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Sales Wolf Blog

Are You Making Your Salespeople Fat and Happy?

Posted by Chris Young - The Rainmaker

May 21, 2015 9:30:00 AM

Everyone has a price where they become fat and happy.

I fondly recall when my wife and I first worked after college.

Do_not_overpay_your_salespeople

Twenty years ago, in our last year of full-time school, we worked nights and weekends to make ends meet. We made $15,000 that year. Shortly after graduating, we moved to Richland, Washington and quickly found ourselves making several times what we had the previous year with one third of the effort.  

What was the first thing that we did? We cut back on the number of hours we were working.

We had become fat and happy.  

 

A rich base compensation often kills the motivation to sell.

Regardless of the sales position, every salesperson has a price where they become "fat and happy". It is a universal truth. The best way to destroy motivation to sell is to overpay a salesperson through an overly-rich base compensation.

I have seen first hand what happens when companies make the mistake of "rewarding" their salespeople with high base compensation packages. A overly rich base compensation often drains the will to pursue additional opportunities out of otherwise good sales talent.  While the intentions are good, companies often later regret this decision.

Regardless of the B2B sales role, the first thing that usually happens when salespeople "earn" a rich base is accountability goes out the window and entitlement thinking floods in.

With the occasional exception, the best sales wolves - those who perform in the top 20th percentile - are driven by financial gain.  

Every single salesperson makes income decisions every single day. They just do so under different income circumstances.  Following are two examples to illustrate.  

  • Salesperson X has a low base coupled with high variable compensation. It's 3:30 in the afternoon. Their last appointment for the day just cancelled. They are tired. On their way home they stop by a couple of prospects.  When they get home, they update their CRM and prepare for the next day.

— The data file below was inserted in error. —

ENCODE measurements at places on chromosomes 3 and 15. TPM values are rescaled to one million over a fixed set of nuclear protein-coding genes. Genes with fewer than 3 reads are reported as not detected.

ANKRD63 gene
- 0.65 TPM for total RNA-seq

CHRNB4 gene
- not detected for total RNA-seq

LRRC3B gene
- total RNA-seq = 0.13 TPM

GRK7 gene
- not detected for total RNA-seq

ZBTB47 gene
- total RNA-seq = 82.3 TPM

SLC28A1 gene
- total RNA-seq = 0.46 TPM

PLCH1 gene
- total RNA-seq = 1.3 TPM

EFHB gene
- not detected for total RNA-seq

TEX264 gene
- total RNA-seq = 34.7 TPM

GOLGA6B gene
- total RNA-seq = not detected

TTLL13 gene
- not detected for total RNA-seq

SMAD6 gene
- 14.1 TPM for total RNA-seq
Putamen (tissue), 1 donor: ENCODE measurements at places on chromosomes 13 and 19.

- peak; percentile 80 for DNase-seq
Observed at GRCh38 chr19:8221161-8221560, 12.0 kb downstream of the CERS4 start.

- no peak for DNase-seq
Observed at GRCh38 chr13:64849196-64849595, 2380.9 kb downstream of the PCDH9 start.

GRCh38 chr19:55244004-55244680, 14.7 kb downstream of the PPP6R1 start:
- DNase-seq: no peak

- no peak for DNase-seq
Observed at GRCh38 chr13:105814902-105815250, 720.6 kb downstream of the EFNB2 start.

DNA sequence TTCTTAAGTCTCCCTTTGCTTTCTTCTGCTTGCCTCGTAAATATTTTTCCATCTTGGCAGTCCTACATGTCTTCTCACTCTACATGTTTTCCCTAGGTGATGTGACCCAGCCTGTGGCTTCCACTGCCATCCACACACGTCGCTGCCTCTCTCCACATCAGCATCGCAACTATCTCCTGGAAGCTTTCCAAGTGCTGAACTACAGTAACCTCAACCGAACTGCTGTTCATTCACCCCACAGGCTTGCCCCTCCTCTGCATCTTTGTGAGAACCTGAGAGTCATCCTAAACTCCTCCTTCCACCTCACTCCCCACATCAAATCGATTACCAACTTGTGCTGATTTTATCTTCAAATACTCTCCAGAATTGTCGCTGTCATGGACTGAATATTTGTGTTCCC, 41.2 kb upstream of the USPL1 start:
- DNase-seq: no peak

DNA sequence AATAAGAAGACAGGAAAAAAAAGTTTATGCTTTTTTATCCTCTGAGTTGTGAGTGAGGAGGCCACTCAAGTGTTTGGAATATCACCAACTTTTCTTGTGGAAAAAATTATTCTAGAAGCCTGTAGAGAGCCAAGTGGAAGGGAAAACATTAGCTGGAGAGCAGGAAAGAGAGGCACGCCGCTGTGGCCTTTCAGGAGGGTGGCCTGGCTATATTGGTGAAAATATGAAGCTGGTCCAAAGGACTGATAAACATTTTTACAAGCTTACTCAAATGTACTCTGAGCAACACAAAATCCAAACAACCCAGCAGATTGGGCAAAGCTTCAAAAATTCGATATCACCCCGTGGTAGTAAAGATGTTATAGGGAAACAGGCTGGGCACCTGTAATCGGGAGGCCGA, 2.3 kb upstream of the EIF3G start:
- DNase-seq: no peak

• Salesperson Y has a rich base coupled with a low variable compensation. It's 3:30 in the afternoon. Their last appointment for the day just cancelled. They are tired. They do not visit prospects on the way home.  Nor do they update their CRM. They call it a day. They have earned it.  

 

"Remove the visible carrot and you remove the motivation." [TWEET THIS]

The best salespeople are driven by the desire to improve their financial future.  

Do_you_pay_your_salespeople_to_not_care 

Should your salespeople be on 100 percent commission?

Most B2B salespeople should be on 100 percent commission. Inside sales, account management, and outside sales should all be on 100 percent commission after onboarding and full ramp-up. This creates strong accountability necessary for success in B2B sales.  

However, salespeople have a tendency to be loyal to their employer. Highly-commissioned salespeople have a tendency to be more loyal to their Customer over their employer. When highly-commissioned salespeople seek employment elsewhere, they are more likely to take "their" Customer with them.

Ultimately the answer depends on your sales situation, the type of salespeople you need, who your ideal target persona is, the length of your sales cycle, and the type of product / service you sell, and the sales culture you are shaping.  

Ultimately, every salesperson must pay for themselves.  

 

A rich base makes it difficult for low performers to leave.

When we analyze sales team member job fit and compare key performance indicators, we often see the low performers who are fat and happy stay because their base compensation makes it attractive enough for them to stay.  

Never enable a low performer to be able to live off of a rich base. It destroys Customer and shareholder value as well as the ideal sales culture. 

A 100 percent commission compensation plan quickly weeds out the low performers.

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